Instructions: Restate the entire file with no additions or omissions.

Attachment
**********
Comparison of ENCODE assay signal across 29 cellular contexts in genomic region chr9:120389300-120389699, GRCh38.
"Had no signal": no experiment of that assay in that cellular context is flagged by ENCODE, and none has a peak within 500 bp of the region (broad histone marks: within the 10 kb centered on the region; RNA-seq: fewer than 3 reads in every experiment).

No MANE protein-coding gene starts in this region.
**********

Comparison of ENCODE assay signal across 29 cellular contexts in genomic region chr9:120389300-120389699, GRCh38.
"Had no signal": no experiment of that assay in that cellular context is flagged by ENCODE, and none has a peak within 500 bp of the region (broad histone marks: within the 10 kb centered on the region; RNA-seq: fewer than 3 reads in every experiment).

No MANE protein-coding gene starts in this region.